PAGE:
Facts about Okazaki
Location & Geography
Located in the eastern part of Aichi Prefecture in central
Japan about 40 kilometers from southeast of Nagoya. Okazaki is about halfway
between Tokyo and Osaka, halfway between Kyoto and Mount Fuji.
Population & People
In 2004, Okazaki's population is around 355,000. The demographic
center of the city has been gradually shifting south, with large shopping malls
such as AEON bringing the commercial heart of the city south as well. The population
density is fairly evenly distributed. A large proportion of the population work
in the city, though there are also many commuters. The foreign community is
also well established.
Okazaki has many parks and compared to other cities of its
size, a lot of greenery. Zoning is still problem, and it is not ususual to see
businesses (even factories) located to or inside residential areas, or rice
paddies next to medium-rise apartment buildings. There is plenty of breathing
space in Okazaki.
In Okazaki, winter is usually milder than in Tokyo or Kyoto,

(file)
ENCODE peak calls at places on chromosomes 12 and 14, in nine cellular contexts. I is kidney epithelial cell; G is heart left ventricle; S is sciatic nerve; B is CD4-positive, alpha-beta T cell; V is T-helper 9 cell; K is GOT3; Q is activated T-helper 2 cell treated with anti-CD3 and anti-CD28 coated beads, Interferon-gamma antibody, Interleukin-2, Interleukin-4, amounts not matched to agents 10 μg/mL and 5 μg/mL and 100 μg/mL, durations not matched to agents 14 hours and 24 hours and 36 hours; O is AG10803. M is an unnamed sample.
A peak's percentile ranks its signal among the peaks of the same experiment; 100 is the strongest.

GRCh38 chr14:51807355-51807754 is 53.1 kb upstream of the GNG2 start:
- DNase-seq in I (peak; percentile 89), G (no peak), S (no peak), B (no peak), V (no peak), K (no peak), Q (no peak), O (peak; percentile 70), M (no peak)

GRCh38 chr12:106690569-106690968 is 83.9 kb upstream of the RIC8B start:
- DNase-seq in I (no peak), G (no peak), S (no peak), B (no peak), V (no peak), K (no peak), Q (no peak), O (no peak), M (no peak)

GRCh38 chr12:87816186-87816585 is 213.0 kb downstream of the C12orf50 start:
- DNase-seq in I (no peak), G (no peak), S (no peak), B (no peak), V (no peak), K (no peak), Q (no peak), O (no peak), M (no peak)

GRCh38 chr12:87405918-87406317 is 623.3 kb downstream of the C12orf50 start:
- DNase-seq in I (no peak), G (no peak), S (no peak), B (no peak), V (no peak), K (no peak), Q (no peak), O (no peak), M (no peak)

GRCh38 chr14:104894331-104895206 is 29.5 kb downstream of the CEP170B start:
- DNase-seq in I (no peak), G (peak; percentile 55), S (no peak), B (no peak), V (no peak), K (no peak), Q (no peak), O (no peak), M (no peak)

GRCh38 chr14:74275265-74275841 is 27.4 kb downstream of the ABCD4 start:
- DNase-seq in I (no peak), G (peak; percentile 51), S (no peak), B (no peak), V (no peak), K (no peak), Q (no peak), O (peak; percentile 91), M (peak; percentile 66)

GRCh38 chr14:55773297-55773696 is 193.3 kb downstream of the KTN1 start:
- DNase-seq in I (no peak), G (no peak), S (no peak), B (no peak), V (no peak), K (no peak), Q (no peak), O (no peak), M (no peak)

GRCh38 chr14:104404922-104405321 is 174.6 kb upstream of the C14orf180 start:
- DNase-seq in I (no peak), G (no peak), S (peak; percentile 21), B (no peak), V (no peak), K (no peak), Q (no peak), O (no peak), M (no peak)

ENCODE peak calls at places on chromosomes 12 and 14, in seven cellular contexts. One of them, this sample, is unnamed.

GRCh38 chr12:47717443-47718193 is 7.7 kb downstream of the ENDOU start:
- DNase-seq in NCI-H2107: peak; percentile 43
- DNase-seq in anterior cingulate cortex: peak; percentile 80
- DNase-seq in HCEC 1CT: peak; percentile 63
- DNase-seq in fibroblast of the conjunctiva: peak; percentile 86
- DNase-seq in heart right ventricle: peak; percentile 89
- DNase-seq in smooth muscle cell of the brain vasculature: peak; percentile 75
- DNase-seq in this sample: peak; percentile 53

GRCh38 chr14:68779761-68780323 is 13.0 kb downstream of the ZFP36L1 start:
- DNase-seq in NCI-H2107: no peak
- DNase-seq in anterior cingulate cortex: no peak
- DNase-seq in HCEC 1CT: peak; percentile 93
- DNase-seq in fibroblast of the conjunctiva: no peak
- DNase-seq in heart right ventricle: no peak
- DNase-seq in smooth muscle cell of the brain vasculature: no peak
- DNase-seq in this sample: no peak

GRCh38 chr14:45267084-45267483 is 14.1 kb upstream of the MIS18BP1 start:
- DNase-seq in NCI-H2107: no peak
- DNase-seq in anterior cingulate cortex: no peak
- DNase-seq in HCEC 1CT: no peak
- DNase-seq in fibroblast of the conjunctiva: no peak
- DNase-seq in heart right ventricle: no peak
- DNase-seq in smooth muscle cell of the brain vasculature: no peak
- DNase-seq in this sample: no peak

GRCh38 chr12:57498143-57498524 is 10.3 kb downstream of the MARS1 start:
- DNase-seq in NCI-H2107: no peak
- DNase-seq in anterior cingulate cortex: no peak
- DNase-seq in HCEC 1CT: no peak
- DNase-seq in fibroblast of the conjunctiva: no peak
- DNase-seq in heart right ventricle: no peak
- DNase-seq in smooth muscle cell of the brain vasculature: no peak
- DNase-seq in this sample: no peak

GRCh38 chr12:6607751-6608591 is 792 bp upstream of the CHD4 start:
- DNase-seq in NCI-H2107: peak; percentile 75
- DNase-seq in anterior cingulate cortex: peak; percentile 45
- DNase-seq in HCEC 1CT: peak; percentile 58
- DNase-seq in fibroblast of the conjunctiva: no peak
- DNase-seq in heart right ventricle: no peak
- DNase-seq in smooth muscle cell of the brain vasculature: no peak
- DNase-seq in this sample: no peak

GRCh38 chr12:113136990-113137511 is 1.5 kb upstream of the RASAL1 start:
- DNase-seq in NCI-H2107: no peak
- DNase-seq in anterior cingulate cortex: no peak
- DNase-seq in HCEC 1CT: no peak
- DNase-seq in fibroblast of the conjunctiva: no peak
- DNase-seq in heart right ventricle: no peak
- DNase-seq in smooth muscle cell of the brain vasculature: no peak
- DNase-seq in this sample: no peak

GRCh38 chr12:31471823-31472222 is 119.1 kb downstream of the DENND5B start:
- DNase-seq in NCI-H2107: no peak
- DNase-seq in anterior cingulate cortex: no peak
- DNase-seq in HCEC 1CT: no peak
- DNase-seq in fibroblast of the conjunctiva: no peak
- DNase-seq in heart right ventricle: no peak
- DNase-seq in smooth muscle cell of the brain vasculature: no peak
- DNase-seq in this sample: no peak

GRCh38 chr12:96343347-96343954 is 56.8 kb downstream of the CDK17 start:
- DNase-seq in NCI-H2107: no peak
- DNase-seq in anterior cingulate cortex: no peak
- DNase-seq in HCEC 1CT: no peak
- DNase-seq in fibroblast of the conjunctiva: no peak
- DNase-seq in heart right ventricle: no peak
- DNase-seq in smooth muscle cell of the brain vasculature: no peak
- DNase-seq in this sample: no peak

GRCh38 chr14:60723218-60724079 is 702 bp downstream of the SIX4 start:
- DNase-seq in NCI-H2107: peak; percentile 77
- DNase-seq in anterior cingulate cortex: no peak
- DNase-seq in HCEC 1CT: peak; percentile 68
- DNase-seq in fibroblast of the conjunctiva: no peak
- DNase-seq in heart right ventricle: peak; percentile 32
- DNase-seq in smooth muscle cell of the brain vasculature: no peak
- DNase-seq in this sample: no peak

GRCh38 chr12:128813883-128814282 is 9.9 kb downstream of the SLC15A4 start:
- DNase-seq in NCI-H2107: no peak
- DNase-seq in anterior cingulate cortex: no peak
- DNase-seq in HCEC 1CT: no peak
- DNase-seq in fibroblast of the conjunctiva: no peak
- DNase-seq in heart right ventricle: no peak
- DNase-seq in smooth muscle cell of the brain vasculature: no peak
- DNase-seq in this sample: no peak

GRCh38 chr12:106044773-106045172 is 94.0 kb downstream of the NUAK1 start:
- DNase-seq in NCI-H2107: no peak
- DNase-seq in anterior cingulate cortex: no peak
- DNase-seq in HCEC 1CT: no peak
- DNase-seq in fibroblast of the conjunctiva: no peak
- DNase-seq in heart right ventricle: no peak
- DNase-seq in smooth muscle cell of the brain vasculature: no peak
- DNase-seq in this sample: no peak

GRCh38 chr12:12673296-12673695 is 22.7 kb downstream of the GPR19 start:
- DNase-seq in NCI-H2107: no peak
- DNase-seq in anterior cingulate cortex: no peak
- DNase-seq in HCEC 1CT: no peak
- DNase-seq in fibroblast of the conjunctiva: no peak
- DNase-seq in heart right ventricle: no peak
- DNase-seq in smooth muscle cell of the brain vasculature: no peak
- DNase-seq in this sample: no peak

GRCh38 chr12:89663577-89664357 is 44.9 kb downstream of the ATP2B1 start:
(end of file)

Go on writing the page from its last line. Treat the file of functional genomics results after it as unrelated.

with only occasional snow, though it can be cold if its windy. Summers in Okazaki
are hot and humid, but again, less so than Tokyo, Kyoto or Osaka. The average
temperature in Okazaki rises and falls sharply during the course of the year.
Flora and Fauna
Due to the increasingly urban nature of Okazaki, large wild
fauna is pretty rare. If you're interested in seeing more than the specimens
couped up in the small zoo in Higashi Koen, head to the rural/urban fringes
east of the Tomei Expressway interchange and the valleys leading up to the towns
of Nukata and Shimoyama. Here it is possible to find wild monkeys (Japanese
macaques) and tanuki (a stout, short-legged creature with a small, bushy tail
- a member of the dog family).
Okazaki is a prosperous city. Unemployment is usually lower
than average and disposable incomes high. The services sector provides the bulk
of economic activity, followed by manufacturing. Apart from banking and retail,
education is a major contributer through the local universities and institutes.
The automobile (Toyota, Mitsubishi), machinery (Makita) and other knowledge
intensive industries have largely displaced the textile sector for which this
part of the Mikawa district was originally noted for.
As a general rule Okazaki is pretty safe. Although it is a safe
city, there are certain precautions that the local police advise.